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Preparation

4. Site visits and geophysics

Archaeology excavation is a destructive process involving digging and disturbing the ground. Sometimes we do have to site a test pit at random but wherever possible we prefer to choose the placing of a test pit in a targeted way.  In an open area it may be that we choose the site from evidence on an aerial photo or a LIDAR scan but it is better where possible to do a geophysics scan first.

 

Before doing geophysics scans we first need to make site visits to decide whether scans are feasible, which technique to use and what obstructions there are.

 

Geophysics allows us to use one of two techniques to look below the ground in a non-destructive way to reveal structures - sometimes buried walls, foundations or wells and sometimes ditches that have been filled in but still retain more moisture than the surrounding area.

The scanning equipment we own lets us use two techniques: resistivity and magnetometry.

This is a resistivity machine, costing about £6,000. We scan an area 20 x 20 metres and the machine measures how well electricity flows through the moisture in the soil between some fixed probes and the spiked probes on the machine. If there is something buried under the ground, such as old wall foundations, it obstructs the flow of electricity (i.e. higher resistivity). However, if there was once a ditch that has since been filled in, this tends to retain more moisture than the surrounding area allowing electricity to flow through the ground more easily (i.e. lower resistivity). High resistivity shows as white and low resistivity as black on our scan plots (see below).

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This is a magnetometer or gradiometer. It costs about £11,000. It is not a metal detector. It measures the local magnetic field of the soil particles directly underneath the machine. By doing so it can tell whether the ground has been disturbed.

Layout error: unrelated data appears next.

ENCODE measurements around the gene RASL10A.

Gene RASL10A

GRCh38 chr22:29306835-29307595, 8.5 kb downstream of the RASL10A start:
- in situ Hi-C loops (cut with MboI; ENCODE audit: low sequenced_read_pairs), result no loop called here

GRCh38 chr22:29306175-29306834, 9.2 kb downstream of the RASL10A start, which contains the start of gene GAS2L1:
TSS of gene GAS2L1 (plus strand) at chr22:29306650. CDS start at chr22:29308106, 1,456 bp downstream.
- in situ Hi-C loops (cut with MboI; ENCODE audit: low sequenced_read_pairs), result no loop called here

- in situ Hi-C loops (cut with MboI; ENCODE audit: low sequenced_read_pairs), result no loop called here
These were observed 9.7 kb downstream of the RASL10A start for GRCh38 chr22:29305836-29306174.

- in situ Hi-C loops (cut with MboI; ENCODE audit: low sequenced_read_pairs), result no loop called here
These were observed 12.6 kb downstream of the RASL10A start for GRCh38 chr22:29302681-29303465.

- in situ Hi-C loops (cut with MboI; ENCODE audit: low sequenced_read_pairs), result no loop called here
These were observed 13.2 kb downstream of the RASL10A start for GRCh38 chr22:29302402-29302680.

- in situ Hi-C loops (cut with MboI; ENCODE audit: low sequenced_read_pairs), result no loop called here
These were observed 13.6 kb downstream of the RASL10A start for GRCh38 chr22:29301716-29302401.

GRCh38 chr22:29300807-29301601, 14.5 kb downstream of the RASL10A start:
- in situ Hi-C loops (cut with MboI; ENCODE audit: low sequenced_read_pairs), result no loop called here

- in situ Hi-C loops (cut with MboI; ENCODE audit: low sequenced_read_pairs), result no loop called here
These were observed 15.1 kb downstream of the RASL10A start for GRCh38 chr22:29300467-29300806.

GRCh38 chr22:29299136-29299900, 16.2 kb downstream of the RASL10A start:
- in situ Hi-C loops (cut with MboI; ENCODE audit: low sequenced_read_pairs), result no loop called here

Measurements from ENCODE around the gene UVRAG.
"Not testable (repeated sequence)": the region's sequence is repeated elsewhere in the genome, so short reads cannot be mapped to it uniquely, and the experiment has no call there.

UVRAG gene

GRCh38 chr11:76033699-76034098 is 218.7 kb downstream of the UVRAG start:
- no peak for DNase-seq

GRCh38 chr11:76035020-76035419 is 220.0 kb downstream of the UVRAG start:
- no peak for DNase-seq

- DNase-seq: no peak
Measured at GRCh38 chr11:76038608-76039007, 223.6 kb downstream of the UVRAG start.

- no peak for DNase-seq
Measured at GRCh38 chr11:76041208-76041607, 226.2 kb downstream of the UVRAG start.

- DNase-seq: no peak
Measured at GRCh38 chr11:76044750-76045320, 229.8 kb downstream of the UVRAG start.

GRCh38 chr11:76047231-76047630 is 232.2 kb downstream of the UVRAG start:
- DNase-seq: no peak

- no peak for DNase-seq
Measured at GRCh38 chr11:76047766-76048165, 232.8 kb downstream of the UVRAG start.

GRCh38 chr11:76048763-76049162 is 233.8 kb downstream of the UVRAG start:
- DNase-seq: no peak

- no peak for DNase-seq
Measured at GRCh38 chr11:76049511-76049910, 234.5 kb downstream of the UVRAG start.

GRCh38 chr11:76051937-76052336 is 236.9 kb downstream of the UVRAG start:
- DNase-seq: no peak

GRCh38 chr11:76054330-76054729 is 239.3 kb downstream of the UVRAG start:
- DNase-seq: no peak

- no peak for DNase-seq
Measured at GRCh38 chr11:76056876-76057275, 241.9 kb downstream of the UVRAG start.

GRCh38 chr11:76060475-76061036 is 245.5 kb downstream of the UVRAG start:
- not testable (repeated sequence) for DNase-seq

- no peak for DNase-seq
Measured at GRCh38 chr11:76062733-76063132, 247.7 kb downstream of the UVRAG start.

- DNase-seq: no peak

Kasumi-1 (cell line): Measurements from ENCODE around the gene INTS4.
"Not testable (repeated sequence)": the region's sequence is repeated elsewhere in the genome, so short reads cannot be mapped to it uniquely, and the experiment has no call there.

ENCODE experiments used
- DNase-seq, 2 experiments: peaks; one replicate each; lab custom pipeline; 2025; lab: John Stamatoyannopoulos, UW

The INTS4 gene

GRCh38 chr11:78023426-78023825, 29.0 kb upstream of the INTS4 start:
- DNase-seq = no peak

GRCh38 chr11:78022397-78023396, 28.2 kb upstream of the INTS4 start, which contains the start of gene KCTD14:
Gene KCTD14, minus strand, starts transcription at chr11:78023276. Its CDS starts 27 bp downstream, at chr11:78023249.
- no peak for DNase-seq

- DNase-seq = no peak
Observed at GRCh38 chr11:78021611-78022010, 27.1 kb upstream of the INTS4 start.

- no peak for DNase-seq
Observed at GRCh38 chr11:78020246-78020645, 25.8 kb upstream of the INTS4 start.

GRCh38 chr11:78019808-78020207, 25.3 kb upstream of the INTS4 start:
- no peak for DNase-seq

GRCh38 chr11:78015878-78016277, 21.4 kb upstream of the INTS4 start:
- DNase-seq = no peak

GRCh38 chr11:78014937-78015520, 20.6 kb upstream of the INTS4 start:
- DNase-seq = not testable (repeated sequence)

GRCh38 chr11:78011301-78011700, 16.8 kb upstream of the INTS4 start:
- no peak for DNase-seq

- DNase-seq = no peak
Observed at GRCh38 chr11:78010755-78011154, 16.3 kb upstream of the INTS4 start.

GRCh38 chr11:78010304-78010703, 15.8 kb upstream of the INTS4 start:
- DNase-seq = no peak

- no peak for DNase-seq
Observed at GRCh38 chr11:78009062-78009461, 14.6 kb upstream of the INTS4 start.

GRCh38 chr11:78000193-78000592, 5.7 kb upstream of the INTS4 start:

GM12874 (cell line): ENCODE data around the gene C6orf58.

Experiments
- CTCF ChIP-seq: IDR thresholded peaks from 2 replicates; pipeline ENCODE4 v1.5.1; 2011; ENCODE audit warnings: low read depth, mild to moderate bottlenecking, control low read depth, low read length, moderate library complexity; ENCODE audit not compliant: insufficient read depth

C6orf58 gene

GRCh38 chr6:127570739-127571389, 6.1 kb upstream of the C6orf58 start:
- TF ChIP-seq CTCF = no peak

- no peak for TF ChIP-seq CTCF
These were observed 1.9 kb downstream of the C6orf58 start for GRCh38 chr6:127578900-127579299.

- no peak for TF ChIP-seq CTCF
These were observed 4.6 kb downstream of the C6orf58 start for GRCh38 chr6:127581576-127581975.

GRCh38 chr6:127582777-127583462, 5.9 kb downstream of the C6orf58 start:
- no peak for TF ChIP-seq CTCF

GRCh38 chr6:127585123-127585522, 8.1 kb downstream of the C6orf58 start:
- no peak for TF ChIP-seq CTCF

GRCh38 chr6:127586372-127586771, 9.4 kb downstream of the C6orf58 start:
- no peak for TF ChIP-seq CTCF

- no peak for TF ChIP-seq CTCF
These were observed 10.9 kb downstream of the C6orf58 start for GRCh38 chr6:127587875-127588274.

Resistivity works best in the spring or autumn when the ground is not too dry and on the other hand not waterlogged. It is not affected by interference from ferrous objects, mobile phones, etc in the way that a magnetometer is. However, it is very hard physical work and it takes about 45 minutes for an experienced and fit team to scan a 20 x 20 metre square.

Magnetometry works best in open areas where there is no ferrous contamination - we used it extensively this spring on the National Trust estate at Hinton Ampner. Its advantages are that it is much faster and less arduous. An experienced team can scan a 20 x 20 metre square in 6 minutes.

Both techniques give us a monochrome picture of what is below the ground, so we tend to be looking for shapes and for patches that are much lighter than the surrounding area. Here is a scan result from a garden in Petersfield.

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At first glance it looks like a random pattern of blobs. However, the first thing we notice is a vertical strip running through the central part of the scan. (This highlights the importance of our contacting gas and electricity utility companies before we dig, because the maps they sent us showed that this is a mains cable running through the garden to supply some newly-built houses beyond!).

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